The next interview in the series comes from somebody who I’ve never really spoken to personally (well…until now), but who I’ve heard a lot of people talking about/referring to. To me, this shows the extraordinary amount of work that he’s put into Ubuntu/Kubuntu. Some of you have probably heard of him for something more recent…which I won’t spoil – so I give you nixternal‘s interview:
1. Tell as much as you’re willing about your “real life” like name, age, gender, location, family, religion, profession, education, hobbies, etc.
My name is Rich Johnson, aka nixternal. a/s/l would be 35, male, Chicago, IL, USA. I have a 13 year old daughter. I am some sort of software developer by trade. I have a few degrees, of which only¬† the most minor one is in Computer Science. My other degrees are all business related with an emphasis in management and marketing. For fun, when I am not hacking on Ubuntu, Kubuntu, Debian, or KDE, I like to cycle. I am an aspiring Lance Armstrong, or as my dad calls me, “Blimp Armstrong”. You know, since I am a bit bigger than Lance.
2. When and how did you become interested in computers? in Linux? in Ubuntu?
I became interested in computers around 1980, right after we moved to Chicago from southwestern Michigan. I started with all the most common ones that those who are older might remember. TRS-80, Commodore Vic 20 and 64, Apple IIe, 286, 386…you get the point there. I became interested in Linux while in the Navy either at the end of 1993 or the beginning of 1994. It was one of the¬† first Pentium computers, can’t remember the speed really. It was a Packard Bell Multimedia something or other. I got it home and neither the sound or the modem worked. After researching the¬† Internet very slowly, I came across Slackware GNU/Linux. The next day at work I decided to go ahead and download all of the floppy images. From there my love of Linux started and I started¬† contributing any way I could. I would say around 2005 I finally switched over to Kubuntu after hearing all of the hooplah of Ubuntu. I had been a user and contributor to KDE since the beginning almost, so that is why I chose Kubuntu. The community is what drew me in, and finally during the Dapper release I started contributing to the project.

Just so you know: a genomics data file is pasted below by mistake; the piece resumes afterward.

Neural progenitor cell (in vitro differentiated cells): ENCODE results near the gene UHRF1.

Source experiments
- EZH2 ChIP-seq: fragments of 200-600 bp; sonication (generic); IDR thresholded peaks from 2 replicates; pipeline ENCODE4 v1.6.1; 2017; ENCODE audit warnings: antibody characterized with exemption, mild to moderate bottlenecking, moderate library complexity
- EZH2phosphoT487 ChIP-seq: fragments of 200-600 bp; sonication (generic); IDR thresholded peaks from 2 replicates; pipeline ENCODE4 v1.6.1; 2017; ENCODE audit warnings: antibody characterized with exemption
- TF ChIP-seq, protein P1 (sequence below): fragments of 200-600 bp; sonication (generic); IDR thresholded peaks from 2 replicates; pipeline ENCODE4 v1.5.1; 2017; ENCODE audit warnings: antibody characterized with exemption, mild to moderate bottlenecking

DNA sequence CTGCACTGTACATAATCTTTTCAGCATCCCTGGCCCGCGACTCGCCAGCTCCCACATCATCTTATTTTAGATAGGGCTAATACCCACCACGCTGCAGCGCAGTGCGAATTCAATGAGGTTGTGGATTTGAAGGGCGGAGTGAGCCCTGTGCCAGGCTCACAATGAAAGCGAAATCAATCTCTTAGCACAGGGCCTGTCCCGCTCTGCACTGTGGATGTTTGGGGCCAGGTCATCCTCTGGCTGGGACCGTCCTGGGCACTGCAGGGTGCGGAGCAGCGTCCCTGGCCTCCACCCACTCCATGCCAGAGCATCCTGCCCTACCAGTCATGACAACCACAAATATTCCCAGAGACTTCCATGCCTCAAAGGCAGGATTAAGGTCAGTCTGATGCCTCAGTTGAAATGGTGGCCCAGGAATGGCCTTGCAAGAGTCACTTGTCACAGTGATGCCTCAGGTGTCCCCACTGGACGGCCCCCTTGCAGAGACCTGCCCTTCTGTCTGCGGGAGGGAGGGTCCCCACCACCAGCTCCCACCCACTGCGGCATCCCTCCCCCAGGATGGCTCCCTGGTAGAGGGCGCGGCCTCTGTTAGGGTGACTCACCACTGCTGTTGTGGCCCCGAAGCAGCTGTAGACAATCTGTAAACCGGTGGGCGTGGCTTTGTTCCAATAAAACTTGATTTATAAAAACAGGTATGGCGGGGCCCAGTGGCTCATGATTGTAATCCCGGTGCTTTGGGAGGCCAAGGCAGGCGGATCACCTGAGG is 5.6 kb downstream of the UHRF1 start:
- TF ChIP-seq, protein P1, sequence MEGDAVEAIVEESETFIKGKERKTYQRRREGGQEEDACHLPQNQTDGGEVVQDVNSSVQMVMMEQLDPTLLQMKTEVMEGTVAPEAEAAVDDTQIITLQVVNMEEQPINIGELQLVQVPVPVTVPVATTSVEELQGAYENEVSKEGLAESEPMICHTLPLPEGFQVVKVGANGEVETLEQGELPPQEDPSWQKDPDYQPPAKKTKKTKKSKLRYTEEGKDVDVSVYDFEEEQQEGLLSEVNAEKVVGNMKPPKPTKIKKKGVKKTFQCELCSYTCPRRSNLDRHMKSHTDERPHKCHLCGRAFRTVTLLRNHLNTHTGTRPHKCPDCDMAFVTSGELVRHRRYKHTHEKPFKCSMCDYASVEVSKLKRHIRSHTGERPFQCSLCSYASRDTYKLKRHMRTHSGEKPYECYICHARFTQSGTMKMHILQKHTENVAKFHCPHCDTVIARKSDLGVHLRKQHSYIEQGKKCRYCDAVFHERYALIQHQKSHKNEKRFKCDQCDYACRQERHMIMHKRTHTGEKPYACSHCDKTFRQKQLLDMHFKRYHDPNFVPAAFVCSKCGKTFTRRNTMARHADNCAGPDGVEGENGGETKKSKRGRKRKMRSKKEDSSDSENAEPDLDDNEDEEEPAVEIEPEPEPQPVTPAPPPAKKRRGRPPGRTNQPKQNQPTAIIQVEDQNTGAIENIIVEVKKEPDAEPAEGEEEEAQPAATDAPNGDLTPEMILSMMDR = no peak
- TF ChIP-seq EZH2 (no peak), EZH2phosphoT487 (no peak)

3. When did you become involved in the forums (or the Ubuntu community)? What’s your role there?
I have never been a big forums person for one reason or the other, so my contributions there are definitely very very small. In Ubuntu I got involved in 2005. Currently I am a MOTU and Core¬† Developer, with about 95% of my contributions being Kubuntu/KDE packages. I am also a member of the Ubuntu Community Council, MOTU Council, and the America’s Regional Membership¬† board. I am also one of the community leaders in the Ubuntu Documentation Project where myself and Jonathan Jesse run the Kubuntu documentation currently. The great majority of the work I do¬† in the community is pretty much developer oriented, however I also help with community stuff whenever I can. On the community side I founded and still lead to this day the Ubuntu Chicago LoCo¬† Team.
4. Are you an Ubuntu member? If so, how do you contribute? If not, do you plan on becoming one?
Yes I am a member. Most of my contributions are developer oriented as a part of the MOTU and Core Developer teams.
5. What distros do you regularly use? What software? What’s your favorite application? Your least favorite?